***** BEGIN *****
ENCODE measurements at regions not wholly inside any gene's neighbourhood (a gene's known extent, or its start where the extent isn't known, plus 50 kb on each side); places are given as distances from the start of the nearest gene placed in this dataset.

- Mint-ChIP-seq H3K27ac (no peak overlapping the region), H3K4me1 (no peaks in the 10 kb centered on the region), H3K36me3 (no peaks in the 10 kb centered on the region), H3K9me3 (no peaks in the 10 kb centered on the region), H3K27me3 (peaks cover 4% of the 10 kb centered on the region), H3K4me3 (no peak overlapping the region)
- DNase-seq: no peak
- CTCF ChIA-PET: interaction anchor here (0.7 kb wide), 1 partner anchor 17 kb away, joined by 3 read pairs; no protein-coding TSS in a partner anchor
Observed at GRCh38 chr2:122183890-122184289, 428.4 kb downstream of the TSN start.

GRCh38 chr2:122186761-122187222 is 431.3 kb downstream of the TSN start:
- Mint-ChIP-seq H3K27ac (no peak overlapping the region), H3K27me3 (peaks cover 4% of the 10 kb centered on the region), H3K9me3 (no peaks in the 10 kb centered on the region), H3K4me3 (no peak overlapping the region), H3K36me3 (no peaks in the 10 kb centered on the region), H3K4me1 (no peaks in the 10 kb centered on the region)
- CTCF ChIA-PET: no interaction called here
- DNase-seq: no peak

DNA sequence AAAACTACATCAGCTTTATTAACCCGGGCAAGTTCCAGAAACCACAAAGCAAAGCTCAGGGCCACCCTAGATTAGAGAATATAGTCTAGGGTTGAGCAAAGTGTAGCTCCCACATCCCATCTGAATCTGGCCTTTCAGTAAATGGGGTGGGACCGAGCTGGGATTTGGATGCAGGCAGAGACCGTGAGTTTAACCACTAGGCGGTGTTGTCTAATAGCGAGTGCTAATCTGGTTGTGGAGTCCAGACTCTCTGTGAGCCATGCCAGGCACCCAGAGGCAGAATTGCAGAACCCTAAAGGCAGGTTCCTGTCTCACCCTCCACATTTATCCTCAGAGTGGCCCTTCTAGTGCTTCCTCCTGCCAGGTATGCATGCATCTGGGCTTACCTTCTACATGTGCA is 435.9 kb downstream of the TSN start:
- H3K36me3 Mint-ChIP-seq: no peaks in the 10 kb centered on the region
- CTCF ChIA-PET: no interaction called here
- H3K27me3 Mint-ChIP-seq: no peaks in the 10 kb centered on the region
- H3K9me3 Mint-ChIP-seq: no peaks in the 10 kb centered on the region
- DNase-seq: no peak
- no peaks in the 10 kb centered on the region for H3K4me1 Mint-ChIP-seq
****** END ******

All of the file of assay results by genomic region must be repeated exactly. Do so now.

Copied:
ENCODE measurements at regions not wholly inside any gene's neighbourhood (a gene's known extent, or its start where the extent isn't known, plus 50 kb on each side); places are given as distances from the start of the nearest gene placed in this dataset.

- Mint-ChIP-seq H3K27ac (no peak overlapping the region), H3K4me1 (no peaks in the 10 kb centered on the region), H3K36me3 (no peaks in the 10 kb centered on the region), H3K9me3 (no peaks in the 10 kb centered on the region), H3K27me3 (peaks cover 4% of the 10 kb centered on the region), H3K4me3 (no peak overlapping the region)
- DNase-seq: no peak
- CTCF ChIA-PET: interaction anchor here (0.7 kb wide), 1 partner anchor 17 kb away, joined by 3 read pairs; no protein-coding TSS in a partner anchor
Observed at GRCh38 chr2:122183890-122184289, 428.4 kb downstream of the TSN start.

GRCh38 chr2:122186761-122187222 is 431.3 kb downstream of the TSN start:
- Mint-ChIP-seq H3K27ac (no peak overlapping the region), H3K27me3 (peaks cover 4% of the 10 kb centered on the region), H3K9me3 (no peaks in the 10 kb centered on the region), H3K4me3 (no peak overlapping the region), H3K36me3 (no peaks in the 10 kb centered on the region), H3K4me1 (no peaks in the 10 kb centered on the region)
- CTCF ChIA-PET: no interaction called here
- DNase-seq: no peak

DNA sequence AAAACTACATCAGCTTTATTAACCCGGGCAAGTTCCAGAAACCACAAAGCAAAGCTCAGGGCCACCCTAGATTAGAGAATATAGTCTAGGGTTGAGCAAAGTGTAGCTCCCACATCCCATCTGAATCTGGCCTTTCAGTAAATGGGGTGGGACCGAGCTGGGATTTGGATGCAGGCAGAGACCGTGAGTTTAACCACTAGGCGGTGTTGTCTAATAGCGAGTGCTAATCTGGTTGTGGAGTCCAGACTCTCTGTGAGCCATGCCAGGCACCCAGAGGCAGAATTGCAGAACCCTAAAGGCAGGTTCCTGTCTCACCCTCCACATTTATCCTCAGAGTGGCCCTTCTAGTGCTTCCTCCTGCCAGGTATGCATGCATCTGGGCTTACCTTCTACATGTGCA is 435.9 kb downstream of the TSN start:
- H3K36me3 Mint-ChIP-seq: no peaks in the 10 kb centered on the region
- CTCF ChIA-PET: no interaction called here
- H3K27me3 Mint-ChIP-seq: no peaks in the 10 kb centered on the region
- H3K9me3 Mint-ChIP-seq: no peaks in the 10 kb centered on the region
- DNase-seq: no peak
- no peaks in the 10 kb centered on the region for H3K4me1 Mint-ChIP-seq